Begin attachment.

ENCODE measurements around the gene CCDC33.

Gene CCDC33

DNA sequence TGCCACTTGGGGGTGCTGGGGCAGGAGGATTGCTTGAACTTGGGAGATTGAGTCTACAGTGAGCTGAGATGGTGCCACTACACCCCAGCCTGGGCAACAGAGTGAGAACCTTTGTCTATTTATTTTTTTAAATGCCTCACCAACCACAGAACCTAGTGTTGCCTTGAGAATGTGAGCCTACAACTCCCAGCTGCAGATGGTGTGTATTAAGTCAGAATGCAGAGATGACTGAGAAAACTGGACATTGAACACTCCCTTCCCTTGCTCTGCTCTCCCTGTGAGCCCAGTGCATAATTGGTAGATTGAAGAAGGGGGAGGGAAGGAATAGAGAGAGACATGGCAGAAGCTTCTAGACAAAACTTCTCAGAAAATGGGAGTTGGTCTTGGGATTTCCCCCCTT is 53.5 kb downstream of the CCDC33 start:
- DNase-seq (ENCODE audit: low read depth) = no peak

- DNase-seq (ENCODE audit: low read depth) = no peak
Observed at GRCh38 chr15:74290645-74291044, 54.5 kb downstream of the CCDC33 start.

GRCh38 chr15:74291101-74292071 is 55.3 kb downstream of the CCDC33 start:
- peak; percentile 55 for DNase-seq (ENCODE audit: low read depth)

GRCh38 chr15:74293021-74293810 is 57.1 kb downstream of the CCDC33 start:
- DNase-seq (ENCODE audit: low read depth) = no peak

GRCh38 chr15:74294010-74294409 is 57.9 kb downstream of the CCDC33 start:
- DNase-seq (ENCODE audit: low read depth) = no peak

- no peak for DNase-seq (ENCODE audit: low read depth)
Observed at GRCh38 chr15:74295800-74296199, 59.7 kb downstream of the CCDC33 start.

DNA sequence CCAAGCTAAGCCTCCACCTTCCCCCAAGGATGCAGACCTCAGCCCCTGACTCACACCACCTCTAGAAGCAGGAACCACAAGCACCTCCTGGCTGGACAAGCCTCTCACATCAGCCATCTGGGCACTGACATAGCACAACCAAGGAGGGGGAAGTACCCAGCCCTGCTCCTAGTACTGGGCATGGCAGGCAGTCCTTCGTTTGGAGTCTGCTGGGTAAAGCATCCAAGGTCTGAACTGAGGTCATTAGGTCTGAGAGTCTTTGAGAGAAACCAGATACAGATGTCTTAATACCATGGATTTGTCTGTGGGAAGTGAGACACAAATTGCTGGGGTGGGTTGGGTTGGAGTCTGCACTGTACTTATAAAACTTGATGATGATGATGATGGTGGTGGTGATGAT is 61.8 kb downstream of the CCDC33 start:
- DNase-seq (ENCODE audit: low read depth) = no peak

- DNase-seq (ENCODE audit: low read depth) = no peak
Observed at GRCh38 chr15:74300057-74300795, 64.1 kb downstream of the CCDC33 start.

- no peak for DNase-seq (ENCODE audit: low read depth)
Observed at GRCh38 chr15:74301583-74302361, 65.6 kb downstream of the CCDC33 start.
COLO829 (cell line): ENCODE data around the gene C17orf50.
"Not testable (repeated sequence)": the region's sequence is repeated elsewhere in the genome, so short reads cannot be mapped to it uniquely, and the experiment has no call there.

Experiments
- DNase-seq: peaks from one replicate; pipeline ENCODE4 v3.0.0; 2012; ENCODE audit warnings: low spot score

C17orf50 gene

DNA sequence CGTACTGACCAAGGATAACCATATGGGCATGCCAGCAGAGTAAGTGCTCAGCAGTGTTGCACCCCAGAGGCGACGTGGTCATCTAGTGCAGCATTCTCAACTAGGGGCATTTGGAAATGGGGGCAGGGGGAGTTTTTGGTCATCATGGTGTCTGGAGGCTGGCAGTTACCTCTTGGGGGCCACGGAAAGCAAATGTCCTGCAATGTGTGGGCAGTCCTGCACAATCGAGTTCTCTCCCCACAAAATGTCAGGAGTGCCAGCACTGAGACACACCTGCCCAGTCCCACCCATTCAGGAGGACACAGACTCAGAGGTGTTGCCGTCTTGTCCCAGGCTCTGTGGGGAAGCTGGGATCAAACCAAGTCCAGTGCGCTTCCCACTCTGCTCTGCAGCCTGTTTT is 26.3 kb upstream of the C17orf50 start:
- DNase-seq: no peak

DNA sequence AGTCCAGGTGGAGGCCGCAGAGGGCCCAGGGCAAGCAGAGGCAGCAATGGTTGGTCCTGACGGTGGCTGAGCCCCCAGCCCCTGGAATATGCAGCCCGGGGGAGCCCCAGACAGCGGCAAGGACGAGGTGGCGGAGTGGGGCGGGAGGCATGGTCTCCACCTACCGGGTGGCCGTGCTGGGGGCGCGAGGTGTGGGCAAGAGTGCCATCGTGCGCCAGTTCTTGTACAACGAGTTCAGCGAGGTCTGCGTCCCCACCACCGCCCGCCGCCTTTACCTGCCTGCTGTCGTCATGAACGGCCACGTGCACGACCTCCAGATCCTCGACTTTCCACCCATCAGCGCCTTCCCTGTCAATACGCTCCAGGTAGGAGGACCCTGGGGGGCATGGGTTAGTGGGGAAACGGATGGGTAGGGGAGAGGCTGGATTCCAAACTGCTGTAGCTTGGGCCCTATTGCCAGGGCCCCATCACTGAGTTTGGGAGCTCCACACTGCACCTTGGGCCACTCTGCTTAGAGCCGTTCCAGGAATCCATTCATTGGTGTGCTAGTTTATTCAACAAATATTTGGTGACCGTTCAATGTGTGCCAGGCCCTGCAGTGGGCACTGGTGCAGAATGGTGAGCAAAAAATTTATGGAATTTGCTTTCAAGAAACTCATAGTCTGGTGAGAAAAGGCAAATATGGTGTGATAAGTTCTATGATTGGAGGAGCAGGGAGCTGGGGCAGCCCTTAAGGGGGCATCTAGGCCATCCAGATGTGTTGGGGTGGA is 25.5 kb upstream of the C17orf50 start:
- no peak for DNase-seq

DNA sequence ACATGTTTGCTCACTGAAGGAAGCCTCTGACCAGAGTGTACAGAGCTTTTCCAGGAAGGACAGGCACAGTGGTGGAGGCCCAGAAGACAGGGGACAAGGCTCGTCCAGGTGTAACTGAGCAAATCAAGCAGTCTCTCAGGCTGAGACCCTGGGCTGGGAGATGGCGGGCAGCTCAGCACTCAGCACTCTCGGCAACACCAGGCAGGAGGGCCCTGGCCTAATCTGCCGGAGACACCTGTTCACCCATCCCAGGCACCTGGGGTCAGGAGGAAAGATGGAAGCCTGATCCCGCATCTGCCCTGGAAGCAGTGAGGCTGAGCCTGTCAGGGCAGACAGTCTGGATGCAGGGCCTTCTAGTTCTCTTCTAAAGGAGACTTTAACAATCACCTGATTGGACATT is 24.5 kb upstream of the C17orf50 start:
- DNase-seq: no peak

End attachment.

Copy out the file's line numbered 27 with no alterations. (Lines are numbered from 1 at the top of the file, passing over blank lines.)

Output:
- DNase-seq: no peak